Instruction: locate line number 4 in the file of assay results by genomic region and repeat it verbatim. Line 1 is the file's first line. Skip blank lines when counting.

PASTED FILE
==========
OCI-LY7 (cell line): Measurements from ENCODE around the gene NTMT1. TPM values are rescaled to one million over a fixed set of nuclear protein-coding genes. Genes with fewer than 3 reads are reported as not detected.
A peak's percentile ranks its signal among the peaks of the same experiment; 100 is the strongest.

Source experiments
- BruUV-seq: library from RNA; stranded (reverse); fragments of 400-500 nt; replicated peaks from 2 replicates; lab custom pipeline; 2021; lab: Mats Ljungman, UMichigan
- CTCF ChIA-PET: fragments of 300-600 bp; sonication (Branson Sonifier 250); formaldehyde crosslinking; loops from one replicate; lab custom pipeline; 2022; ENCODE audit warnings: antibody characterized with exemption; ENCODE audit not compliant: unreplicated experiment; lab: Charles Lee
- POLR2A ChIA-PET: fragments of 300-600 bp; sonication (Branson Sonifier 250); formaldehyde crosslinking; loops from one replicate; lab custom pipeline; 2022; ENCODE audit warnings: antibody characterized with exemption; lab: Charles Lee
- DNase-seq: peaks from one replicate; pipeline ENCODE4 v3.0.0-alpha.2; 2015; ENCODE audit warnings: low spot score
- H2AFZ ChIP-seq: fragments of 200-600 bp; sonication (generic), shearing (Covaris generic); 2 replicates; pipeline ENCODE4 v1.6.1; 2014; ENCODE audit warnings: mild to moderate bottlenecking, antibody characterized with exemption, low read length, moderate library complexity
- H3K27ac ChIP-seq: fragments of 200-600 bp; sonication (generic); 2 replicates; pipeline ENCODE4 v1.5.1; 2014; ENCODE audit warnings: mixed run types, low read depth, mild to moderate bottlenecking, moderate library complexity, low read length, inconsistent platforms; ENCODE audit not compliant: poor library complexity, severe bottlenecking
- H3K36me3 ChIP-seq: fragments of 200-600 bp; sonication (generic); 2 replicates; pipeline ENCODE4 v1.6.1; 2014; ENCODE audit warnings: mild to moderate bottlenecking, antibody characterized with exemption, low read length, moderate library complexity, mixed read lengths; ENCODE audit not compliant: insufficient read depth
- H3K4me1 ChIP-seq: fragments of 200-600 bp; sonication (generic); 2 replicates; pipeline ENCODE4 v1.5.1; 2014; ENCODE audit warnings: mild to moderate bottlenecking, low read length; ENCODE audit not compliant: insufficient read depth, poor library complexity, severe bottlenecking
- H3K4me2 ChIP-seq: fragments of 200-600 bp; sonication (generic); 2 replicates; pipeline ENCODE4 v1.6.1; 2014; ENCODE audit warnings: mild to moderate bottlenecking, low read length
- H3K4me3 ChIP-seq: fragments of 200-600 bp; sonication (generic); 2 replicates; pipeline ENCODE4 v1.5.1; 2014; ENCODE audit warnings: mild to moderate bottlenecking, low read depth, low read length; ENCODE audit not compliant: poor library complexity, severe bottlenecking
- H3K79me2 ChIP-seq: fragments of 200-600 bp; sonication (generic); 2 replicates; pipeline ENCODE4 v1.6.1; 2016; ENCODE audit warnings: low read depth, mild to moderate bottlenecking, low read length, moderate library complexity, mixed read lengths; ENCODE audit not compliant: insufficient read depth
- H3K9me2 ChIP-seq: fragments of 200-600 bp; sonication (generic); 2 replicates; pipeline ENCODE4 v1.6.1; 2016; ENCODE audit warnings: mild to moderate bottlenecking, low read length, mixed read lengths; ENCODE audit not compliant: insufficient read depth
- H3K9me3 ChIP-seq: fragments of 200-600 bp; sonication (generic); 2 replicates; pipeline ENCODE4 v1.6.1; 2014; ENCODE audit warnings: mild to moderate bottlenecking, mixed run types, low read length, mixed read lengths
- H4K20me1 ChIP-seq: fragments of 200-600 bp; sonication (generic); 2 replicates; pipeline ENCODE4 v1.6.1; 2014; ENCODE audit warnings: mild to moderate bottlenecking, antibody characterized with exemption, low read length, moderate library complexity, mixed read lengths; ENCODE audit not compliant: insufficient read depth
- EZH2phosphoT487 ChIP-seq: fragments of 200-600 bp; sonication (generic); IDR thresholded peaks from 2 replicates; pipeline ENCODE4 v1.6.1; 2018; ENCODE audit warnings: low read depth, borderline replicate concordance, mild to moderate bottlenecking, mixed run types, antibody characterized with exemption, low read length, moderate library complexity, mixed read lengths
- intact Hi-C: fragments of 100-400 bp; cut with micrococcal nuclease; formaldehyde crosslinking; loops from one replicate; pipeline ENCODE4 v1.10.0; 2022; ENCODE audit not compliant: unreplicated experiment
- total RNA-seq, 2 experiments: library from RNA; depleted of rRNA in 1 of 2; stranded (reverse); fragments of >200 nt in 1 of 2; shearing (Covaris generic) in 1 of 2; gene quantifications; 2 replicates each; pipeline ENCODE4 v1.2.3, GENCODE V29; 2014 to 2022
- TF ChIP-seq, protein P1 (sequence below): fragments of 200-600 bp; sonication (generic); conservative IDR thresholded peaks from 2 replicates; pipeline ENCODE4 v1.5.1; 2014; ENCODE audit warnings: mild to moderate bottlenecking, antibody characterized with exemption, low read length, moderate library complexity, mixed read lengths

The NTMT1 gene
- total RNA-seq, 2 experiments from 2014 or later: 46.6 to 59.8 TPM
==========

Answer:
- BruUV-seq: library from RNA; stranded (reverse); fragments of 400-500 nt; replicated peaks from 2 replicates; lab custom pipeline; 2021; lab: Mats Ljungman, UMichigan